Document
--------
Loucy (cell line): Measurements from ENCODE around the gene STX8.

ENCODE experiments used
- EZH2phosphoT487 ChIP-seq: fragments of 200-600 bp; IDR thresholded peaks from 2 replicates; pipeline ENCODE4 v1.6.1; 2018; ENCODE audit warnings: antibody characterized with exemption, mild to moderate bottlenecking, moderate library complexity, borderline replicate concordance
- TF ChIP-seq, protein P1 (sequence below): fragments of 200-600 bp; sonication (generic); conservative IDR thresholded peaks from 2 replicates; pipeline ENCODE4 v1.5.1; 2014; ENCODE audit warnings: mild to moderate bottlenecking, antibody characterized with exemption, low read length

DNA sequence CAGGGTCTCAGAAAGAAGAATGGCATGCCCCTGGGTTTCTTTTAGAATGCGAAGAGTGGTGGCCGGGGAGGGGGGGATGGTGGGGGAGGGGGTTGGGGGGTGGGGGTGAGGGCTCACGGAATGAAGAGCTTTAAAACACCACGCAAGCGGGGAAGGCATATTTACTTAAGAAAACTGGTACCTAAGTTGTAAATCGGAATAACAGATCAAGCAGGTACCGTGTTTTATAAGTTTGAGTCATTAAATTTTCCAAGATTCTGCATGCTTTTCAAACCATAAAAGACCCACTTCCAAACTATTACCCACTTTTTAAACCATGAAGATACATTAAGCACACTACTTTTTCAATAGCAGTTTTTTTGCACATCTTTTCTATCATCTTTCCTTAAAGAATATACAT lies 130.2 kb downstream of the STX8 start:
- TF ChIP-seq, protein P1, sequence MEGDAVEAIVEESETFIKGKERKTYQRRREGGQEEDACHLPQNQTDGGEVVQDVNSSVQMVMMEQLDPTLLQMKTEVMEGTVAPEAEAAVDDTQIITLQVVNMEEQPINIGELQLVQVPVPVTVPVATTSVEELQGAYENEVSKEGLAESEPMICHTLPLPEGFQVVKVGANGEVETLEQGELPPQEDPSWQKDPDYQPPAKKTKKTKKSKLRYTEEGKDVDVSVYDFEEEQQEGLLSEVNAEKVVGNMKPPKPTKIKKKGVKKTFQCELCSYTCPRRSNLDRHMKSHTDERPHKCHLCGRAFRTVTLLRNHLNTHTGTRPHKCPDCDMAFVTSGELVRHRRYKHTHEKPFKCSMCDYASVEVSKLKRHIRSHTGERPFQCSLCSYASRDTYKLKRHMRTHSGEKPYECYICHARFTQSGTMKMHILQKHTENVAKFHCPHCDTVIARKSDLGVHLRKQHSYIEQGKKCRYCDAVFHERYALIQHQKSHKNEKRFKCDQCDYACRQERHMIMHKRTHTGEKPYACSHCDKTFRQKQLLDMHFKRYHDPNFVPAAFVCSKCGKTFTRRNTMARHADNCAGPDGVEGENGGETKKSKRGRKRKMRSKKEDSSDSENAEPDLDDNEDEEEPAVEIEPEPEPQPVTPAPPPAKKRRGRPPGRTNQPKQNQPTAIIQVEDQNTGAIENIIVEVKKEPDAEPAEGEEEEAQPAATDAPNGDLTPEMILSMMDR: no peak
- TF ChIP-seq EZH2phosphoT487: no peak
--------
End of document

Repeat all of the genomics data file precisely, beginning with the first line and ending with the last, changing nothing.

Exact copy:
Loucy (cell line): Measurements from ENCODE around the gene STX8.

ENCODE experiments used
- EZH2phosphoT487 ChIP-seq: fragments of 200-600 bp; IDR thresholded peaks from 2 replicates; pipeline ENCODE4 v1.6.1; 2018; ENCODE audit warnings: antibody characterized with exemption, mild to moderate bottlenecking, moderate library complexity, borderline replicate concordance
- TF ChIP-seq, protein P1 (sequence below): fragments of 200-600 bp; sonication (generic); conservative IDR thresholded peaks from 2 replicates; pipeline ENCODE4 v1.5.1; 2014; ENCODE audit warnings: mild to moderate bottlenecking, antibody characterized with exemption, low read length

DNA sequence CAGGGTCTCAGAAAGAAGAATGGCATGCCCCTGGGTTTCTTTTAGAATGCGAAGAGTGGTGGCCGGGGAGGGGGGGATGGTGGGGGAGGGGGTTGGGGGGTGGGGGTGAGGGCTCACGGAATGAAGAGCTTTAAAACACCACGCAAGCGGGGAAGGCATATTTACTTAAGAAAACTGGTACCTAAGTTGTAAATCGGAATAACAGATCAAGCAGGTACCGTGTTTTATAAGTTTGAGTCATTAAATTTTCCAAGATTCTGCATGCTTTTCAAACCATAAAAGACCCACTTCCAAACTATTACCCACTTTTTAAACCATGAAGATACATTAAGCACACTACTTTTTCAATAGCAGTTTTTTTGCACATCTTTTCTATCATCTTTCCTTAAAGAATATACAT lies 130.2 kb downstream of the STX8 start:
- TF ChIP-seq, protein P1, sequence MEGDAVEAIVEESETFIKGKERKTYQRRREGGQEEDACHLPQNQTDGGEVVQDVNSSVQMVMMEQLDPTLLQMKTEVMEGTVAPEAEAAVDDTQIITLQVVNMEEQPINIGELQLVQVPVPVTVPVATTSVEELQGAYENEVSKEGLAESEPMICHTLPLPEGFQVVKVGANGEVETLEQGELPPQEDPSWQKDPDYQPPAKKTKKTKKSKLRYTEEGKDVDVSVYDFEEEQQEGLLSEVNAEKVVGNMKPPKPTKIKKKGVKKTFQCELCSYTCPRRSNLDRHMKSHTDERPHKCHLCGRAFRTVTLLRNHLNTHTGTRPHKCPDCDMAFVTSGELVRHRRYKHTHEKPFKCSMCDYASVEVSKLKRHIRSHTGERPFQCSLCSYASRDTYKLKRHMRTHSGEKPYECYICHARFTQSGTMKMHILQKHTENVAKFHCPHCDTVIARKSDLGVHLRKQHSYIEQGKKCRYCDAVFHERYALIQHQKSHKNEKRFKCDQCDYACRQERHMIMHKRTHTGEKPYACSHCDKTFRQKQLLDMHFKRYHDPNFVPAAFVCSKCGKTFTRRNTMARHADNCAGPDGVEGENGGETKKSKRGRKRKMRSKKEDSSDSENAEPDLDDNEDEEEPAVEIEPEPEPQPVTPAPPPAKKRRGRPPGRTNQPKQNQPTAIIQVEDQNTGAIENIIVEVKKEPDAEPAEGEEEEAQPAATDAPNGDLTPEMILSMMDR: no peak
- TF ChIP-seq EZH2phosphoT487: no peak